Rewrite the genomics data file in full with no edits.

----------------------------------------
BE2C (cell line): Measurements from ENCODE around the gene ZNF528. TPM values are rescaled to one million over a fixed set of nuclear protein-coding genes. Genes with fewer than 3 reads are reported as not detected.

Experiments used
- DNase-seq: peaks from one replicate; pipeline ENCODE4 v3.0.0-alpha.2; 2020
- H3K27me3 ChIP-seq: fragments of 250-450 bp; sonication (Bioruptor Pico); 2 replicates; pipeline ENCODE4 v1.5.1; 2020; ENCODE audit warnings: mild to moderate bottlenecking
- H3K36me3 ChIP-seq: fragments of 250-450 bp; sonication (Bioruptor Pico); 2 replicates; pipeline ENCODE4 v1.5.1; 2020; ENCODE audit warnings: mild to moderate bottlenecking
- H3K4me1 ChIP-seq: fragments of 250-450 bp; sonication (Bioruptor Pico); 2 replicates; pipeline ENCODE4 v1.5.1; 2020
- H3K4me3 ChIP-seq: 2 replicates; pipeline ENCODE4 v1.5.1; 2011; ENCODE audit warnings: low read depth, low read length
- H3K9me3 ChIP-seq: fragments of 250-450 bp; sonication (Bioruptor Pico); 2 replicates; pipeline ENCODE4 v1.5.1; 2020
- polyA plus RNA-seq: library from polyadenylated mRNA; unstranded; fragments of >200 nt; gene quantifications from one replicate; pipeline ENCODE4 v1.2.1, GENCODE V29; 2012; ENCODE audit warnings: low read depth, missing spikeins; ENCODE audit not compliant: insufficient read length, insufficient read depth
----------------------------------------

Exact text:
BE2C (cell line): Measurements from ENCODE around the gene ZNF528. TPM values are rescaled to one million over a fixed set of nuclear protein-coding genes. Genes with fewer than 3 reads are reported as not detected.

Experiments used
- DNase-seq: peaks from one replicate; pipeline ENCODE4 v3.0.0-alpha.2; 2020
- H3K27me3 ChIP-seq: fragments of 250-450 bp; sonication (Bioruptor Pico); 2 replicates; pipeline ENCODE4 v1.5.1; 2020; ENCODE audit warnings: mild to moderate bottlenecking
- H3K36me3 ChIP-seq: fragments of 250-450 bp; sonication (Bioruptor Pico); 2 replicates; pipeline ENCODE4 v1.5.1; 2020; ENCODE audit warnings: mild to moderate bottlenecking
- H3K4me1 ChIP-seq: fragments of 250-450 bp; sonication (Bioruptor Pico); 2 replicates; pipeline ENCODE4 v1.5.1; 2020
- H3K4me3 ChIP-seq: 2 replicates; pipeline ENCODE4 v1.5.1; 2011; ENCODE audit warnings: low read depth, low read length
- H3K9me3 ChIP-seq: fragments of 250-450 bp; sonication (Bioruptor Pico); 2 replicates; pipeline ENCODE4 v1.5.1; 2020
- polyA plus RNA-seq: library from polyadenylated mRNA; unstranded; fragments of >200 nt; gene quantifications from one replicate; pipeline ENCODE4 v1.2.1, GENCODE V29; 2012; ENCODE audit warnings: low read depth, missing spikeins; ENCODE audit not compliant: insufficient read length, insufficient read depth